Book Review: Roger Bensky's Masque foudroyé

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In Ionesco we come to understand mise en scène as mise en chaos, the creation of a destructive abyss, a nothingness that is the absurd of Ionesco's theatre, which is identified as the maelstrom brought about by two conflicting elemental forces, as meaning, or absence of meaning, is created through language out of a bottomless void and which nevertheless must pass through chaos, an excess of meaning, and through the destruction of meaning which limits interpretation through the creator's guidance. In Ionesco this destruction is complete, and the very nothingness from which chaos sprang is contained within, and reborn through, the chaos' self-destruction. That at least is our interpretation of Bensky's poetic account of these conflicting elemental forces. He observes this "conflictual synthesis" in terms of two processes of production: structuration/destructuration; emergence/submergence; progression/retrogression. This analysis is sufficiently abstract that one is obliged to turn to the book itself, which develops and explores the ambiguities of the model, rather than attempting to it sum up in terms which tend to eliminate them. Bensky, however, is entirely clear about the very ambiguities of his model, which reflect exactly those of the theatre of the absurd, or, as Ionesco himself preferred to call it, the theatre of derision. If we may paraphrase him in translation: "Here, we discover the nodal structure of the abyss in which the evolution (differentiation) and involution (de-differentiation or "paedomorphism") of the Dionysian ontogenetic scenario coincide. We shall later see that the apparent discontinuity of these structures - their divergence and diffractedness - constitute the dramaturgical Urgrund '(the "tektonikos") of the so-called "absurd" theatre'."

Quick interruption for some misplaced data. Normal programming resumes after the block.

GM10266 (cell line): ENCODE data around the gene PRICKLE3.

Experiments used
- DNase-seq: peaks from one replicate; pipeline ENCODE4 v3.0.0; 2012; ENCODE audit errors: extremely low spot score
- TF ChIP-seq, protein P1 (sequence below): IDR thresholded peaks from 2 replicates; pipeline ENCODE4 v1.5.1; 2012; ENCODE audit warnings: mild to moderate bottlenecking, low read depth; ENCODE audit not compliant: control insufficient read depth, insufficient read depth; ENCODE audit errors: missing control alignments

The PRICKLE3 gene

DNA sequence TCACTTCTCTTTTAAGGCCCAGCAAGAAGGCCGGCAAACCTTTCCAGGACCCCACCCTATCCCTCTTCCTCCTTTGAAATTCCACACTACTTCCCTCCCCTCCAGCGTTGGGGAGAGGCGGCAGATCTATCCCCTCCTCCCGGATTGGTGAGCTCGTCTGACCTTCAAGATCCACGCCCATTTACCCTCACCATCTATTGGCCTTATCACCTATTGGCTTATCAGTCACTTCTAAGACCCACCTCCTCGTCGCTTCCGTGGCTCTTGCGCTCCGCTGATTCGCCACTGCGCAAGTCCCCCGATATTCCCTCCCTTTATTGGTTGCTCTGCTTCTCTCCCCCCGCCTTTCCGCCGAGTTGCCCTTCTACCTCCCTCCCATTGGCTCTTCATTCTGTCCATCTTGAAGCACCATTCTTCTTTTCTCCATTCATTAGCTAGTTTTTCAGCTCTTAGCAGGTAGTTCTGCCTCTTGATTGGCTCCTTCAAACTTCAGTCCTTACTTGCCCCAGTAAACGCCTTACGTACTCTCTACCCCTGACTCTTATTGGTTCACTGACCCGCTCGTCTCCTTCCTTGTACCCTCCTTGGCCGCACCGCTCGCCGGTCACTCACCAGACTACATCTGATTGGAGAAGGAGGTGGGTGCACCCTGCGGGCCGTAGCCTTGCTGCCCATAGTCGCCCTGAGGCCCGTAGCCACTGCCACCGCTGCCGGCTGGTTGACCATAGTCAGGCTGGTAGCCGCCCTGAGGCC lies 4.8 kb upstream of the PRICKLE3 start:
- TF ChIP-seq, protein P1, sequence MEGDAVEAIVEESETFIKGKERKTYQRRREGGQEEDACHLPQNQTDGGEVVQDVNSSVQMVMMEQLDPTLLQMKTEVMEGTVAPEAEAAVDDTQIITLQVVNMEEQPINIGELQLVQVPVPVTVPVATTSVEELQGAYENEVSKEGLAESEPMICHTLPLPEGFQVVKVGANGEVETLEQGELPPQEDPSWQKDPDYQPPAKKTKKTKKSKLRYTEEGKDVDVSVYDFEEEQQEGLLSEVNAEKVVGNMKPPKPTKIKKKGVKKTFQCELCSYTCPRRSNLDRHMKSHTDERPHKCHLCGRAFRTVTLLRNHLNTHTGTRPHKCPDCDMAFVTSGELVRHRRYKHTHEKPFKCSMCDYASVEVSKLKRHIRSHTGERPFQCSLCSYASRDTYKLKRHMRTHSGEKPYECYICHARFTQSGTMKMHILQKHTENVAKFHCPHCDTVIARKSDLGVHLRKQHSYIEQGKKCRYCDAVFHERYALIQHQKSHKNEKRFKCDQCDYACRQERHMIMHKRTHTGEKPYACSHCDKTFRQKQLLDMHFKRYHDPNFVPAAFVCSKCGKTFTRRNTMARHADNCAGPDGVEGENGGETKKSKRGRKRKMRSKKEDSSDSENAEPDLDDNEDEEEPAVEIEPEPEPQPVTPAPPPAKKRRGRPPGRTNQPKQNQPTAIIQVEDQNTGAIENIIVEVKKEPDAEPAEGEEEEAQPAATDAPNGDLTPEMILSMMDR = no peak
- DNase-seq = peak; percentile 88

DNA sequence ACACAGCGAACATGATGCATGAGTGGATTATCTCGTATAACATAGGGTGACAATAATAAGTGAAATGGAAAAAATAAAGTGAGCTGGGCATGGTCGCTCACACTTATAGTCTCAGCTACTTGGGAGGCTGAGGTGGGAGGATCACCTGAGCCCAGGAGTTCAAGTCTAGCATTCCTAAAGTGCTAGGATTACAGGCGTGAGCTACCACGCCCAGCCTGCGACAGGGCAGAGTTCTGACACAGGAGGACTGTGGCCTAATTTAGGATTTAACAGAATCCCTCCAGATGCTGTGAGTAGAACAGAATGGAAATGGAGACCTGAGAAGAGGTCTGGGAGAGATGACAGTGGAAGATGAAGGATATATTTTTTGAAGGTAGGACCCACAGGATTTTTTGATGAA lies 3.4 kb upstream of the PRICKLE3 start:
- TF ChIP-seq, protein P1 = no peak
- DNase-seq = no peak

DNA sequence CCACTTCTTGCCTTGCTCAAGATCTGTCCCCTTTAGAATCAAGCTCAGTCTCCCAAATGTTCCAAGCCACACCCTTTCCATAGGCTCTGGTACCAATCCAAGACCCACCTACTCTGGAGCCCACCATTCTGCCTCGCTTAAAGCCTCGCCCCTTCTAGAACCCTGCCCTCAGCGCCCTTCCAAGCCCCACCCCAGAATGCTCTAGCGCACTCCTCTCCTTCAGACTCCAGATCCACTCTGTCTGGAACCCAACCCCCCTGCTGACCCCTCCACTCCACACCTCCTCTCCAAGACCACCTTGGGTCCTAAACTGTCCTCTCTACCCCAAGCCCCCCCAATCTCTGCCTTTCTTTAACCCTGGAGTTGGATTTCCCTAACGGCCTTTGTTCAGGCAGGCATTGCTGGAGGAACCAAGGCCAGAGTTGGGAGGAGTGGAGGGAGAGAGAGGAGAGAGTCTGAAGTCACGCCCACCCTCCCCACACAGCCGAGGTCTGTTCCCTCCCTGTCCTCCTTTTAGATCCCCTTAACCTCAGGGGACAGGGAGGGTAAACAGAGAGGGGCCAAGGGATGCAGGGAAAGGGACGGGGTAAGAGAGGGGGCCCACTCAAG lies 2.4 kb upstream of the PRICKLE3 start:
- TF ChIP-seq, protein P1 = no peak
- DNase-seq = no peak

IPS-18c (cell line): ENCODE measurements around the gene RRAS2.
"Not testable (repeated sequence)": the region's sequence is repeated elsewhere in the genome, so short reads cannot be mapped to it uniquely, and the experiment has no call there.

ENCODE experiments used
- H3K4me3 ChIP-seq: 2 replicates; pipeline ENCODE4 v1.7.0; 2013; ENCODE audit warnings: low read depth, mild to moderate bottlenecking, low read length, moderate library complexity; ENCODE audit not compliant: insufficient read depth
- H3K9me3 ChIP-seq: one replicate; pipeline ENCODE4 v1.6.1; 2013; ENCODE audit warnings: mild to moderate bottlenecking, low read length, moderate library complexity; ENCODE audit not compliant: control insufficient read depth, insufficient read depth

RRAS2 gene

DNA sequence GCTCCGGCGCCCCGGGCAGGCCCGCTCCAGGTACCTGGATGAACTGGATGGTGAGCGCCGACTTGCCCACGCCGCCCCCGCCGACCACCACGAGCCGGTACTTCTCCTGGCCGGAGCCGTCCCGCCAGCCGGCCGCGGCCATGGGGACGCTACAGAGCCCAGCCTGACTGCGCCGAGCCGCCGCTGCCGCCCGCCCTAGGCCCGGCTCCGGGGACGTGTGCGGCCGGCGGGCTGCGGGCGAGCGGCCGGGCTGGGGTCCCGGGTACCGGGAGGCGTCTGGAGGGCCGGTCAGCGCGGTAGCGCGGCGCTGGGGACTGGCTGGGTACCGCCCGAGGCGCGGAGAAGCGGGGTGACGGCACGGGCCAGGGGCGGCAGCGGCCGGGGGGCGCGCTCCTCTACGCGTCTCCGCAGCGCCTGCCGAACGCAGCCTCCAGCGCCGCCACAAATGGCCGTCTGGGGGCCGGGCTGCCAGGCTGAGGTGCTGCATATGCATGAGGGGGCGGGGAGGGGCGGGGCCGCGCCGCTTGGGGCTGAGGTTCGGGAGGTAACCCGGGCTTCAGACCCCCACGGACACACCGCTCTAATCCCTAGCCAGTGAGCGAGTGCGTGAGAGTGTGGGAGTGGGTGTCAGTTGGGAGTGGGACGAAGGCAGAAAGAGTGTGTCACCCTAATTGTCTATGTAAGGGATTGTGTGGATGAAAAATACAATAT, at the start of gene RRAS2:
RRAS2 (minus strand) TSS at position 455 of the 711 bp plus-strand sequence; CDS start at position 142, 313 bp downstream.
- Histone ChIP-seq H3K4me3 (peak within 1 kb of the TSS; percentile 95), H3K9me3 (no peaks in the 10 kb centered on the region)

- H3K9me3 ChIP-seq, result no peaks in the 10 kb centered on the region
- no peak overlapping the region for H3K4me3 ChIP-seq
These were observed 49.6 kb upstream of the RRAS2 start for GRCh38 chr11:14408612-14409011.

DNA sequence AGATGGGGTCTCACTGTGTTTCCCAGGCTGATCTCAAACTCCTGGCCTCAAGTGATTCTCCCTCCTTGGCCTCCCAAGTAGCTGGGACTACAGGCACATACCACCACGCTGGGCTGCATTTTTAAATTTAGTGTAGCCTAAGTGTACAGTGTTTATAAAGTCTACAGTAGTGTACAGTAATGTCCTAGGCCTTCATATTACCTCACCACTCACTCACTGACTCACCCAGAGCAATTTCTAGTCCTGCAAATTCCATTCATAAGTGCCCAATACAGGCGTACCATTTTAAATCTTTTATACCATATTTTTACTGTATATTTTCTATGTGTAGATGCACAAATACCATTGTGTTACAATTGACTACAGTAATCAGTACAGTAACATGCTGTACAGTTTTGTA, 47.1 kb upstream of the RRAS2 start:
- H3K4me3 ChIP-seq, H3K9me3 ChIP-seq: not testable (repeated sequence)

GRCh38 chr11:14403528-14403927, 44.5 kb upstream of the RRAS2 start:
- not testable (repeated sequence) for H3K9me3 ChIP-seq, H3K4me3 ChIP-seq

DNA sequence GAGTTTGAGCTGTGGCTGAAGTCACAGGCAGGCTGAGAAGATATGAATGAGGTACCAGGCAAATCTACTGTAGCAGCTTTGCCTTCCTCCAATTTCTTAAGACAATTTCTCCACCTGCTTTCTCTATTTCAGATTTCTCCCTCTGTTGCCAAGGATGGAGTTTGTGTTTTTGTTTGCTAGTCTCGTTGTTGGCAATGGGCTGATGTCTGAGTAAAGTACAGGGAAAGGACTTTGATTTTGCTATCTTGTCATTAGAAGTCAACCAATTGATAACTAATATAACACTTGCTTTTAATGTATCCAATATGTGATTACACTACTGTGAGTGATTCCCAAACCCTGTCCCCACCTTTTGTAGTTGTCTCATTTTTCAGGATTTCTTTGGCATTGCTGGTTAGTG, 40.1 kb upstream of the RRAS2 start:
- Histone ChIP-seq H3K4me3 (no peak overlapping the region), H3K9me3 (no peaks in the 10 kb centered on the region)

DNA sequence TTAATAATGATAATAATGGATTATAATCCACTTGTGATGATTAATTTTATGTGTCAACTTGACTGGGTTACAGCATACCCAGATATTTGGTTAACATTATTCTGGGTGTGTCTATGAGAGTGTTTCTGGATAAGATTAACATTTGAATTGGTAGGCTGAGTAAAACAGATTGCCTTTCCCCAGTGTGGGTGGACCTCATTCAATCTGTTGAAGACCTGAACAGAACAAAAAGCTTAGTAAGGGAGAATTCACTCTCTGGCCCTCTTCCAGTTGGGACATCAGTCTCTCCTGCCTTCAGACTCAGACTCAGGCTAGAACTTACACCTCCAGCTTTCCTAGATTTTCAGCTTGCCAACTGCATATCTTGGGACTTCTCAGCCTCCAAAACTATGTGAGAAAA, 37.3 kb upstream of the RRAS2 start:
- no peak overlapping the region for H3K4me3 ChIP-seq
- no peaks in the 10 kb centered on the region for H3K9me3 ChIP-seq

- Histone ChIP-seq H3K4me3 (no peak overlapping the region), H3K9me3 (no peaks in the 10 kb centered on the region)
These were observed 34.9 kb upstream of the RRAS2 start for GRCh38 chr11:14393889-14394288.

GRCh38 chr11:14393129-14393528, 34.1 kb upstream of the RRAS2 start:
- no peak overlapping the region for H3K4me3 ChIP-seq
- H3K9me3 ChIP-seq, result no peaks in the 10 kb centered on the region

The next section of the book, entitled "Jean-Chrisophe Bailly : le corps même plus à venir," introduces into the author's paradigm a pragmatic element articulated on the relationship between the body, mask and language of the actor, a dimension he exposes very pertinently through the theatre of Bailly:

Porte béant sur le rien, pivotant sous "le souffle d'un dieu"; masque tendu entre le fil de l'Amour et celui, contraire, d'un "dehors revenu et délivré de tout présupposé"; corps qui demeurerait invisible" entre la main nue du réel et la main gantée de l'irréel ; la parole de Jean-Christophe Bailly - qu'elle s'affuble du nom féminin d'Ariane ou du nom masculin de Thésée - semble obéir, en effet, à une "puissance envoûtée" se tenant "dans le pli du langage".






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AS/SA Nº3, Article 5 : Page 3 / 6

© 1997, AS/SA

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1.5.1997